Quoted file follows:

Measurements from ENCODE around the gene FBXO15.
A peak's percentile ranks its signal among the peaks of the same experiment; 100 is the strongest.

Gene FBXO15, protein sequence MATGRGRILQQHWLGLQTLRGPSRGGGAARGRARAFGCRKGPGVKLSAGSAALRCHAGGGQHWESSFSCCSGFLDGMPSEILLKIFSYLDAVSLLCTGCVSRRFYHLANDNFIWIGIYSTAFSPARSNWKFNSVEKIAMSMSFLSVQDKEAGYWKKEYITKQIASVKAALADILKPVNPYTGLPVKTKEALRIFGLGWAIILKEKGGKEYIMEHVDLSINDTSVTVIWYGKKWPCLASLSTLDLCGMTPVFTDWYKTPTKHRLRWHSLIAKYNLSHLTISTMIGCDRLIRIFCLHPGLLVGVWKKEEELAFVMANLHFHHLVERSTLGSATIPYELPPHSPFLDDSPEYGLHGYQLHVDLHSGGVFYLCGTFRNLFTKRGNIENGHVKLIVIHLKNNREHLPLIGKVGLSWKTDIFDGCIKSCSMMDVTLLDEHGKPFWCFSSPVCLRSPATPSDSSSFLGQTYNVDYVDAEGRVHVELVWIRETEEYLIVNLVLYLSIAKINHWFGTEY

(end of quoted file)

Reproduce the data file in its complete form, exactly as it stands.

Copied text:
Measurements from ENCODE around the gene FBXO15.
A peak's percentile ranks its signal among the peaks of the same experiment; 100 is the strongest.

Gene FBXO15, protein sequence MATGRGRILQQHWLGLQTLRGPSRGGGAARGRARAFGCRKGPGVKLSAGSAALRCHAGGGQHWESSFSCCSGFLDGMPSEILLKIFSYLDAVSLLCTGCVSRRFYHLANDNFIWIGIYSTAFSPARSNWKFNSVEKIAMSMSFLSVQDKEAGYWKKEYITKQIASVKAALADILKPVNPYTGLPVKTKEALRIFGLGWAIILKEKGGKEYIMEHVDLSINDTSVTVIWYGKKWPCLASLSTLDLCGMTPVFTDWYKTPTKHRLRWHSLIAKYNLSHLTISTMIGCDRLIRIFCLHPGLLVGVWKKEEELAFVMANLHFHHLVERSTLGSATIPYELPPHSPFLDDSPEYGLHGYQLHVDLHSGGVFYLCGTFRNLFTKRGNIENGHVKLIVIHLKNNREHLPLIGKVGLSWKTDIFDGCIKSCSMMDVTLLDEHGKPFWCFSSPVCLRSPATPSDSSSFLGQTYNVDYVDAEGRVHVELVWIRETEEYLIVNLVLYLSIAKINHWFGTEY